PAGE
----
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Title: Investigations into the pathogenesis and management of hyperthyroidism and thyroid hormone deiodination in the domestic cat
Author: Foster, D. J.
Awarding Body: University of Edinburgh
Current Institution: University of Edinburgh
Date of Award: 1999
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Since L-triiodothyronine (T3) is the hormone responsible for the major clinical manifestations of thyrotoxicosis, investigations are here reported into the hepatic, renal and thyroidal expression of type 1 iodothyronine deiodinase (IDI), the selenoenzyme responsible for conversion of L-thyroxine (T4) to T3 in these tissues. Studies were carried out into the possible role of thyroid stimulating immunoglobulins, selenium status and somatic mutations of the thyrotropin receptor (TSHR) in the pathogenesis of the disease. Using feline thyrocytes, Chinese hamster ovary cells expressing human TSHR (JPO9) and the rat thyrocyte cell line FRTL-5, no populations of immunoglobulins were detectable in the sera of hyperthyroid cats which stimulated cAMP production, displaced TSH binding from its receptor or induced growth compared to euthyroid cats. The plasma selenium status of cats from areas with high (Edinburgh and Sydney) and low (Denmark and Perth) incidences, respectively, of hyperthyroidism were not significantly different from each other. Cats however, have plasma selenium concentrations and red blood cell glutathione peroxidase activities which are approximately 10 times those of selenium replete rats and humans. In 11 hyperthyroid cats; the DNA for the TSHR region between codons 480 and 640 (the most common site for somatic mutations in human toxic nodular goitre) were not found to contain any such mutations. The mainstay of presurgical treatment for hyperthyroidism is the use of carbimazole, a drug which is not well-tolerated by approximately 8 per cent of affected cats. A combination of propranolol and potassium iodate was found to normalise heart rates, serum T3, and to a lesser extent T4 concentrations in a significant number of cats and may be used as an alternative presurgical treatment in those cats which cannot tolerate carbimazole.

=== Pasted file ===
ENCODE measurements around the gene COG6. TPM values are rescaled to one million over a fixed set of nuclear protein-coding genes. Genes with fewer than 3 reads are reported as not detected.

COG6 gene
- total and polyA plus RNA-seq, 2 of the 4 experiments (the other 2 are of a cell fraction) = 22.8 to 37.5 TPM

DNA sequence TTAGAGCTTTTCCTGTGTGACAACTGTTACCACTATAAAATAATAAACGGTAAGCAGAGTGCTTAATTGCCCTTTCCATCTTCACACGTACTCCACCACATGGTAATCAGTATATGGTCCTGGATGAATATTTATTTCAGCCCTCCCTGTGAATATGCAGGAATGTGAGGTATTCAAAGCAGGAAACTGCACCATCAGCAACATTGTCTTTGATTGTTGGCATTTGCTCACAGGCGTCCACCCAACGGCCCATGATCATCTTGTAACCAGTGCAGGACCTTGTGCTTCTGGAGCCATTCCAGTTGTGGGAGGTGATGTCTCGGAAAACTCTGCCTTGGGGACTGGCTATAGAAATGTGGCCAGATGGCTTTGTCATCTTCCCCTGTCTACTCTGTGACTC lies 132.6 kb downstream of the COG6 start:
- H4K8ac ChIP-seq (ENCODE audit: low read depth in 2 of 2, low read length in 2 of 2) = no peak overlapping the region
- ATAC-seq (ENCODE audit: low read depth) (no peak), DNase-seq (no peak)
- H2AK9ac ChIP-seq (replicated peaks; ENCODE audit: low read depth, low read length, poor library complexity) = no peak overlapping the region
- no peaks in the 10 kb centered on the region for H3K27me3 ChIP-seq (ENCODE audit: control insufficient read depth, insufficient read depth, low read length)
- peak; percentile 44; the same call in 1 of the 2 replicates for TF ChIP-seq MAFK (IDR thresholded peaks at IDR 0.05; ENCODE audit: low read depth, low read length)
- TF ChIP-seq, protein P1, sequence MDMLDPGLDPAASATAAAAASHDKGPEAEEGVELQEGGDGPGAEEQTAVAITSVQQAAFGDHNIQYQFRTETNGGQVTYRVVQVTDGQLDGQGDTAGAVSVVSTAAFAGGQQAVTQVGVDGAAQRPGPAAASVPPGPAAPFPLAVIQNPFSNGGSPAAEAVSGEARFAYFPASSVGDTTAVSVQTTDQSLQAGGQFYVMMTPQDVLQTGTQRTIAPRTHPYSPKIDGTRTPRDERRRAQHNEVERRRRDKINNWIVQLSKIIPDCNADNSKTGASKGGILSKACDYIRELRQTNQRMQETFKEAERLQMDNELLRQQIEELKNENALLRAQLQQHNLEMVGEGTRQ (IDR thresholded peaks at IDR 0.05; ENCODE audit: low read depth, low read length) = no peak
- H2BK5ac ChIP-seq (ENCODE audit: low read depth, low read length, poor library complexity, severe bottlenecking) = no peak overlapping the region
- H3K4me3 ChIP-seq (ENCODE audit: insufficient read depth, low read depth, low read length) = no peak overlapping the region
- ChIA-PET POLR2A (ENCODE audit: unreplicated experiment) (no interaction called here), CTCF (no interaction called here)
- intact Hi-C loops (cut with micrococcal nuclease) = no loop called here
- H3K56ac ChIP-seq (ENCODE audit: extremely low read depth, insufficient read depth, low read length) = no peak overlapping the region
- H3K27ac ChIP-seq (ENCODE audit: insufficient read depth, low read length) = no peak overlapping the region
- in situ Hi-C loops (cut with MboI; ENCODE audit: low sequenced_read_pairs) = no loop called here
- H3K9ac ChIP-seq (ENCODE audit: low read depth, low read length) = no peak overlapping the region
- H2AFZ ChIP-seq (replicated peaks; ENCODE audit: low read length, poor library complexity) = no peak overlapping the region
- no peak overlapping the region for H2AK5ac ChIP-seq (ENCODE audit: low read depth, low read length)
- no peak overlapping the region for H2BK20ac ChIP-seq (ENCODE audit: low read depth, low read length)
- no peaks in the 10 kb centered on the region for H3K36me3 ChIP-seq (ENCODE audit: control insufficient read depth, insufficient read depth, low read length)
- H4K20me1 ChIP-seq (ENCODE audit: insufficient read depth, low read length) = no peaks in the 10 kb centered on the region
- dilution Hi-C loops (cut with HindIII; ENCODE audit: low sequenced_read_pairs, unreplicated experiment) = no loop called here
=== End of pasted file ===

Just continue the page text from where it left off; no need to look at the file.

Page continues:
Supervisor: Not available Sponsor: Not available
Qualification Name: Thesis (Ph.D.) Qualification Level: Doctoral
EThOS ID:  DOI: Not available